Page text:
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Binance subsidiary is banned from offering crypto-related services in the UK

Alejandro Arrieche
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The Financial Conduct Authority (FCA), the United Kingdom’s top financial watchdog, has effectively banned Binance Markets Ltd from offering its services to clients within the country in what is the latest in a series of attempts from regulators to force exchanges to follow their rules.

On 26 June, the regulatory agency announced that Binance Markets Ltd, a subsidiary of the Binance Group, was “not permitted to undertake any regulated activity in the UK”, citing the firm’s failure to comply with the regulator’s requirements as the primary cause for the ban.

Meanwhile, the FCA emphasized that no subsidiary owned or operated by Binance has authorisation from the agency to offer these kinds of services while the institution instructed the website to display a warning where they state that they cannot offer any financial products or services to UK-based investors.

Regardless of the warning, UK investors will likely continue to access Binance’s platform as the company is a foreign entity based in the Cayman Islands that has managed to dodge regulator’s bans across the world due to the decentralized nature of cryptocurrencies.

However, it might get more difficult for customers to deposit and withdraw money into and from the exchange to their domestic accounts as payment processing companies that aid the firm in performing transfers to customers could be forced to stop providing their services amid concerns about increased regulatory scrutiny.

This is not the first time that Binance faces a regulatory crackdown in a top-tier jurisdiction such as the UK since Japanese authorities have also warned the firm about operating in the country without following local regulations while the company announced three days ago that it would stop offering its services to users in Ontario, Canada after facing a ban from the Ontario Securities Commission (OSC).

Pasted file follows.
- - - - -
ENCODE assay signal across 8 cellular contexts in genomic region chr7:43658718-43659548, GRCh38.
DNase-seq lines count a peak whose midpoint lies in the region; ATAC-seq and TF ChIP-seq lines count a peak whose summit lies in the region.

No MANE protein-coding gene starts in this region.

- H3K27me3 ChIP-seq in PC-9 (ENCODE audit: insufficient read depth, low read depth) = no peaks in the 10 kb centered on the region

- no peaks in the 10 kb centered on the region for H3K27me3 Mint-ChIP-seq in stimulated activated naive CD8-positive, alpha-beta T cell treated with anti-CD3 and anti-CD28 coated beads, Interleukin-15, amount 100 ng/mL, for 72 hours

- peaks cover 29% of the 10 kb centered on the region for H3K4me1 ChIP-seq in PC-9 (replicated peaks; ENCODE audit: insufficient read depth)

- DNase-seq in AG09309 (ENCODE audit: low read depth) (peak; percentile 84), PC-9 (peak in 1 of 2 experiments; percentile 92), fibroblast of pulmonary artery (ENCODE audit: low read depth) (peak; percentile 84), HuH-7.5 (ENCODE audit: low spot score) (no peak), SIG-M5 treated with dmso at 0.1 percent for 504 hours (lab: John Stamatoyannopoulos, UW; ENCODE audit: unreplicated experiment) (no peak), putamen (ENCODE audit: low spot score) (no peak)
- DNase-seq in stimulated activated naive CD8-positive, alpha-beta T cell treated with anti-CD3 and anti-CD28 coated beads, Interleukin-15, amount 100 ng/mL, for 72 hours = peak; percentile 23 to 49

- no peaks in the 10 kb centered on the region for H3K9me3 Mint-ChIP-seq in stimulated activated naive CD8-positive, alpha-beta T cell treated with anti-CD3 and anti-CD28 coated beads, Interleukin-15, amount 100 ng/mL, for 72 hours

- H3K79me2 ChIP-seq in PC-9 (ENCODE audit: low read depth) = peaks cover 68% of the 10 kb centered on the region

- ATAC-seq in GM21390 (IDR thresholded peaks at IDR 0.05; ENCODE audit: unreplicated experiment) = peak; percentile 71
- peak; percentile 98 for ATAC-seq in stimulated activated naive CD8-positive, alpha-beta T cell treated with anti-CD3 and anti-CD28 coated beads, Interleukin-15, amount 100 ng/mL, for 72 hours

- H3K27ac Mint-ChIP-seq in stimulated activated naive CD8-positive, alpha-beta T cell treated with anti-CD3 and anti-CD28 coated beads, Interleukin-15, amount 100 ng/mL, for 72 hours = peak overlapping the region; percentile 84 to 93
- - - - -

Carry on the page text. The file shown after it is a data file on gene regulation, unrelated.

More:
Binance’s formal operations in the United Kingdom were announced in June 2020 with the acquisition of Binance.UK, a cryptocurrency trading platform that would be operated by Binance Markets Limited. The acquisition would allow British investors to buy and sell cryptocurrencies by using pounds and euros.

The head of the unit back then was Teana Baker-Taylor. However, the top executive seems to have resigned from her post in October last year according to her LinkedIn account.

How did the cryptocurrency market react to the news?

The price of Bitcoin was unfazed by this latest development on the regulatory front as the decentralized nature of the blockchain continues to allow users to trade cryptocurrencies without having to go through a regulated exchange.

bitcoin (BTC)
Bitcoin-to-USD (BTC/USD) price chart – 1-day candles with multiple indicators – Source: TradingView

The price of Bitcoin (BTC) closed last week 2.5% lower at $34,699 per coin after a last-minute 7.5% jump that took place on Sunday. During this same period, cryptocurrencies as a whole shed 7% of their value, with the total market capitalisation of the entire ecosystem shedding almost $100 billion after sliding from $1.476 trillion to $1.372 trillion.

This increasingly hostile attitude from multiple regulatory watchdogs shows how governments around the world are increasingly concerned about the independent nature of cryptocurrency exchanges as they operate under no supervision – a situation that exposes investors to fraud and scam.

On 25 June, a notable incident took place in South Africa as the founders of cryptocurrency exchange Africrypt disappeared with approximately $3.6 billion from investors only two months after warning customers about an alleged “hack”.

Back then, the firm had alerted investors not to contact authorities as that could “slow down” the recovery of the funds. Cryptocurrencies are not officially recognized as a financial asset by South African laws and, therefore, the country’s regulator might not be able to enforce customer’s claims.

What’s next for Binance?

The fact that Binance Markets Ltd was banned from offering its services to customers in the United Kingdom doesn’t necessarily prevent British investors from accessing the space as peer-to-peer transactions could also be performed to buy these digital assets.

In this kind of transaction, two individuals agree to exchange their fiat currency for a certain token such as Ethereum (ETH) or Tether (USDT) that they can later convert into virtually any token they want.

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Alejandro Arrieche

Alejandro Arrieche

Alejandro is a financial analyst with more than 7 years of experience in the industry. He writes technical content about economics, finance, investments, and real estate and have also assisted financial businesses in building their digital marketing strategy. His favorite topics are value investing and financial analysis. Other publications Alejandro has written for include The Modest Wallet, Capital.com, and LearnBonds.